Coaching Youth Baseball today is quite a bit different from the “Old Days” as far as technology offering different approaches, but it doesn’t matter if you’re in a batting cage, or being thrown to by a human pitcher, being analyzed by a computer program or being observed by an experienced coach, improved results is still the name of the game.
I realize instant video reviewing, such as that used by professional and college football, or utilizing computer programs, such as many pro scouts do now, is the modern method for teaching and coaching.
However, number One, I know of no coach who can afford these types of training methods, and number Two, most new methods are based on old methods of coaching.
Coaching Youth Baseball
I had a minor league coach who mastered the ability of teaching players the game of baseball through photos and slides. He’d hold a class, showing slides from an overhead projector, depicting frozen action shots of a baseball play, from which the players were quizzed.
His philosophy was, if players are challenged to analyze a photo and describe what is, isn't or should be occurring, it not only expands their knowledge of that particular scenario, but teaches each player how other position players are thinking.
As the old saying goes “A picture is worth a 1000 words,” and a picture illustrating how to hold a particular pitch you are trying to learn, how to hold your bat, fielding position and on and on, are very informative and relatively easy to understand, which fulfills the requirements of learning the basics.
From that point you learn how to apply pressure to the seams, throwing the knob at the ball or stopping forward momentum, refining the specifics. we’re going to push our learning to the next level, analyze photos and determine if the players in the picture were performing their tasks correctly or not.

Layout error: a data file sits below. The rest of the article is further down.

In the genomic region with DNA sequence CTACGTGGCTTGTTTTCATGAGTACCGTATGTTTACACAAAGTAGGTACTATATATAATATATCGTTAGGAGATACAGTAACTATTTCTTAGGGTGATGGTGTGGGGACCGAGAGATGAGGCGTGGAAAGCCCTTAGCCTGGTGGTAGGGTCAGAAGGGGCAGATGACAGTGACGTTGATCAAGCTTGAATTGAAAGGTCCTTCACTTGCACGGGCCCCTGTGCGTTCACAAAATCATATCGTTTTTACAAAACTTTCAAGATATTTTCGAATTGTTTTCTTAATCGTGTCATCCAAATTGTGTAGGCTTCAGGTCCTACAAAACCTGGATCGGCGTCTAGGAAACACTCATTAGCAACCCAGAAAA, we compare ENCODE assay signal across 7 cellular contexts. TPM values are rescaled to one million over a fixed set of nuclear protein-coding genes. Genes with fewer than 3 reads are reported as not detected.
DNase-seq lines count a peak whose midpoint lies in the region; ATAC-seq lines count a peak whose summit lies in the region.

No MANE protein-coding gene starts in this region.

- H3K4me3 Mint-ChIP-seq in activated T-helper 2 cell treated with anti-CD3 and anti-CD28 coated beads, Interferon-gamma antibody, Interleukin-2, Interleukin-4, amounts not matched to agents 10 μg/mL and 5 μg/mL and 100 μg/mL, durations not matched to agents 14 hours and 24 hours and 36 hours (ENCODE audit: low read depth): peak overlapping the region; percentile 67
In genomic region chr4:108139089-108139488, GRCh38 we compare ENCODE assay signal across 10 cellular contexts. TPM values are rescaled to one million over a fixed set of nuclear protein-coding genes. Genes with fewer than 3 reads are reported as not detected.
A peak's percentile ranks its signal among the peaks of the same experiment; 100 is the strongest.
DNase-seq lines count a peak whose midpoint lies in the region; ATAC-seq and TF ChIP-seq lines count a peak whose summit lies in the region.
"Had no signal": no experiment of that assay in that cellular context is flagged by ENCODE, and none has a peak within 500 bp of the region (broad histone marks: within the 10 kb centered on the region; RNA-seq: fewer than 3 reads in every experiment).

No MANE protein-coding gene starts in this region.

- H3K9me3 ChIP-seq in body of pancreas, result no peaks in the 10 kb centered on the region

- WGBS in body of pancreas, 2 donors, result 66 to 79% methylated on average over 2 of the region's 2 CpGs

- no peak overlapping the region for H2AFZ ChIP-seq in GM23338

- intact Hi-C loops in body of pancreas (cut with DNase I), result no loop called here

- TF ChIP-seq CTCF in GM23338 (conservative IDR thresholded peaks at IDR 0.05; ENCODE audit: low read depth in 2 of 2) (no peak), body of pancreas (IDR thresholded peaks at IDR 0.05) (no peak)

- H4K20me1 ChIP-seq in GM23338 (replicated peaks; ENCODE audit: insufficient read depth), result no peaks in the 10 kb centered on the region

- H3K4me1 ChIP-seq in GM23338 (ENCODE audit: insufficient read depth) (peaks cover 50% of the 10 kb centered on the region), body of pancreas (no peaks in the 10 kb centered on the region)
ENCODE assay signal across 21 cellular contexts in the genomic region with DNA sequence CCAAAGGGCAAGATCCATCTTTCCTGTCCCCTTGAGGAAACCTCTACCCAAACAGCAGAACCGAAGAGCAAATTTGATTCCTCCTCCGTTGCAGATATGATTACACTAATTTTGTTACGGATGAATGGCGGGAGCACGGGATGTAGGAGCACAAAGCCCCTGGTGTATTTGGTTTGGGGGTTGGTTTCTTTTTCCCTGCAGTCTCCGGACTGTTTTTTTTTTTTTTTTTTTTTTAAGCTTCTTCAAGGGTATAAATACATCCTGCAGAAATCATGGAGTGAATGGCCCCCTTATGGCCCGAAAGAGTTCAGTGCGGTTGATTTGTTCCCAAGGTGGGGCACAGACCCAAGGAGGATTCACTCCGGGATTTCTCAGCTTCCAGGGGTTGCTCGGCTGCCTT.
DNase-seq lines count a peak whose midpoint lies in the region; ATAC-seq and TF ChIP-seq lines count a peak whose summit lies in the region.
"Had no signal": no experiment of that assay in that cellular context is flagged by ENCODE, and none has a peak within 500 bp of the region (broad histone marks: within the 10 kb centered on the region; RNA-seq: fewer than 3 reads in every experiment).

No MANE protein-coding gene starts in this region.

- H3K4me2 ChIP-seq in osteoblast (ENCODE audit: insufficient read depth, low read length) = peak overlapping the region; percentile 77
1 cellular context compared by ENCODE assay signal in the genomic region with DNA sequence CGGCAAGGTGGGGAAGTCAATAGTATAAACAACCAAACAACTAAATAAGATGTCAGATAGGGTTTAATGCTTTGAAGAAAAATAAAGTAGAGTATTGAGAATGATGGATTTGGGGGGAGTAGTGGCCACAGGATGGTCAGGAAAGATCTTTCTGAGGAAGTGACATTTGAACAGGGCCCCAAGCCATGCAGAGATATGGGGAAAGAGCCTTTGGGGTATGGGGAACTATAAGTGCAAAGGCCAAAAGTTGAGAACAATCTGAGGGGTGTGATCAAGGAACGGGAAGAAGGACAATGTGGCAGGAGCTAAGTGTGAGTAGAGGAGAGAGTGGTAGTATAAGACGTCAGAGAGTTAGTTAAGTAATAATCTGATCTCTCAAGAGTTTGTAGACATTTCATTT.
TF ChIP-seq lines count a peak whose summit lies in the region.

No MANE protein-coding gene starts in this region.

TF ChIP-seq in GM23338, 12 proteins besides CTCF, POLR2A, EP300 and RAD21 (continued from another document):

Being able to determine what’s Wrong is just a backdoor method of learning what’s right.
This is obviously a play of a runner sliding into second base in an attempted steal. What is wrong here, if anything?
Ask yourself why would the shortstop and second baseman both be covering second base? Maybe.
(1.) The Catcher may have signaled “Pitch-Out” although rare at this age.
(2.) It could have been a delayed steal, which both defenders go to the base.
(3.) The catcher originally muffed the ball giving the runner a chance to run.
But … in all likely hood the two players messed up. They failed to communicate with one another on who would cover on a steal attempt and this failure to communicate resulted the entire middle part of the infield being uncovered, which any ball hit through these openings would result in a base hit and a runner advancing to third base.
Catcher - Play at the Plate and Coaching Youth Baseball
What’s wrong with this picture? Actually … Nothing. This Catcher has been well coached and is properly utilizing the tools he’s been taught.
Notice the catcher is in full equipment, including mask, which affords him much more protection than the runner has. He is holding the baseball firmly with two hands, his left leg is extended, blocking the plate and his left shoulder is dipped preparing to absorb the impact of the impending collision.